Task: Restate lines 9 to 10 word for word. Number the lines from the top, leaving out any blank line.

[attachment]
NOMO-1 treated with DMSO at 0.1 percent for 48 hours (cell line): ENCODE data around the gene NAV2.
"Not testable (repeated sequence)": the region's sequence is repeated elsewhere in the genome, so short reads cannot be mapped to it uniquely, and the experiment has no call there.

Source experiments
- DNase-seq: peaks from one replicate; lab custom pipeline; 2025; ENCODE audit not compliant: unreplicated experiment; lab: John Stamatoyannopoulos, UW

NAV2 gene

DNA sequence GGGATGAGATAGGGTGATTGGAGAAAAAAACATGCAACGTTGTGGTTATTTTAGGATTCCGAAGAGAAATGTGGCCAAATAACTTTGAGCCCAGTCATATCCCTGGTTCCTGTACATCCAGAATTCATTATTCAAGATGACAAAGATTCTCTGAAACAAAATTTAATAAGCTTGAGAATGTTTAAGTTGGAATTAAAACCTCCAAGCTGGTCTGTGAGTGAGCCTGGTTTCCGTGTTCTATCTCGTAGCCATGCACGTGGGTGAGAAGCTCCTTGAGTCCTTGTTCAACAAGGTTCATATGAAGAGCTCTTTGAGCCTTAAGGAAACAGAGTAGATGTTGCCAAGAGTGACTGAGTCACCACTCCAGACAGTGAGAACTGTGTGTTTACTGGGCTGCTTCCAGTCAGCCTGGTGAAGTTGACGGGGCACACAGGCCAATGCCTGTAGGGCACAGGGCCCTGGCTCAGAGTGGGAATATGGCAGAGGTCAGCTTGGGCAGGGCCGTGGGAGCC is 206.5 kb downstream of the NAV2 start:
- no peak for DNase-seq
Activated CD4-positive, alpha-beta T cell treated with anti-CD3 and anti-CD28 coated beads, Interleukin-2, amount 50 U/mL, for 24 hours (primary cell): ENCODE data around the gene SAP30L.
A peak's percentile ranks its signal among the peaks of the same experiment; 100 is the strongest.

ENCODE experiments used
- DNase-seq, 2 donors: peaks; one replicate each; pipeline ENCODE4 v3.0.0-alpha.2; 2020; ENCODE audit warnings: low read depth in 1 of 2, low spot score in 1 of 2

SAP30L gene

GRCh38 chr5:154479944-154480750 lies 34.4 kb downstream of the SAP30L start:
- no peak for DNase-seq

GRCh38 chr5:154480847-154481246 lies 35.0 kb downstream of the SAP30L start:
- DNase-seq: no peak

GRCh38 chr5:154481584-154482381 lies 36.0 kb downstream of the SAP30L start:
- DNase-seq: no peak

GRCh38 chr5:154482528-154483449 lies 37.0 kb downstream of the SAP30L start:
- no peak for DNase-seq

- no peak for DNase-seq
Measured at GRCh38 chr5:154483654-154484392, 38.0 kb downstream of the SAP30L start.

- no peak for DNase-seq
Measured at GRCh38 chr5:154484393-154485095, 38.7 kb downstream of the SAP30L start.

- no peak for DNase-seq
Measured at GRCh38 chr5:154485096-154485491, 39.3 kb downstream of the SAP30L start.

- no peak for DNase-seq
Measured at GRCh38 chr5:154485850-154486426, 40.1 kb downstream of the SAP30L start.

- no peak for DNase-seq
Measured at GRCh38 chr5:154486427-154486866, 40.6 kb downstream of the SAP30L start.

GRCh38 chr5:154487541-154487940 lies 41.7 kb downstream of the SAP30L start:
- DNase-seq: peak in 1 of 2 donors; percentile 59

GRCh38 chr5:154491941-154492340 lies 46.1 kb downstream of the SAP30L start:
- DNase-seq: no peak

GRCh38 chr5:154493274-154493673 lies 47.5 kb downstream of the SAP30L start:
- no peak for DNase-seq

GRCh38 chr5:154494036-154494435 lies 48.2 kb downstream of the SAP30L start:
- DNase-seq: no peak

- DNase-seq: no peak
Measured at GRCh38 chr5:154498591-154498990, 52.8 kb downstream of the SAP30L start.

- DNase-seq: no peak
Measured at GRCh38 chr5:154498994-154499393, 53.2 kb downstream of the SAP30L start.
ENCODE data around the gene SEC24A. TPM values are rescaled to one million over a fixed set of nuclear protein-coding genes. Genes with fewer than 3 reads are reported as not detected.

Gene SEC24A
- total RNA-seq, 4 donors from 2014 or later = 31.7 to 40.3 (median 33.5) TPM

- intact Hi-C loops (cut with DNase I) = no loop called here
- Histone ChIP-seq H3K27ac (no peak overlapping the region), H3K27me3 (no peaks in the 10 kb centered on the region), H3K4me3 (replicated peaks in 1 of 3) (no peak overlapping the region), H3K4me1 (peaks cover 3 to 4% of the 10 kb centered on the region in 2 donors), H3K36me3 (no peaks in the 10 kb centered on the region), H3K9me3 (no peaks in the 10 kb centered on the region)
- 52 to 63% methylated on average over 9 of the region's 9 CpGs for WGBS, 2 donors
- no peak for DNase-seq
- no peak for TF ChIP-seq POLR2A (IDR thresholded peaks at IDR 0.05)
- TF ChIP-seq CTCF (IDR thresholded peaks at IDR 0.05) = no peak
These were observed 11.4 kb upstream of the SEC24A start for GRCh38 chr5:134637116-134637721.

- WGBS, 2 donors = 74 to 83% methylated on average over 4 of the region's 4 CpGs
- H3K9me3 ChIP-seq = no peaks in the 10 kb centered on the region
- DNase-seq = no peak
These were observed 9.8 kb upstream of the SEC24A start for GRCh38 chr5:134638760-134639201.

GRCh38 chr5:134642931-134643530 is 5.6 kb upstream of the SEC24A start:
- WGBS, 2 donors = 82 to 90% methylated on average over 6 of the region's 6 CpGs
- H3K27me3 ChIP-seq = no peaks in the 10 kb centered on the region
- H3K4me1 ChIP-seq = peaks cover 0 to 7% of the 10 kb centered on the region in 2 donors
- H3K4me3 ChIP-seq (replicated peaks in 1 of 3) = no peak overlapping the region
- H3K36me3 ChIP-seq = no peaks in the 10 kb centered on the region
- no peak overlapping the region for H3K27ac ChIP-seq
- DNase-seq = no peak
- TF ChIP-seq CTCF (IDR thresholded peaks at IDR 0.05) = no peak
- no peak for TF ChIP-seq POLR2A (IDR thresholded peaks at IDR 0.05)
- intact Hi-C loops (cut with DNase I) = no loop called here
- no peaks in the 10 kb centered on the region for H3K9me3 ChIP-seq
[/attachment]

A peak's percentile ranks its signal among the peaks of the same experiment; 100 is the strongest.

ENCODE experiments used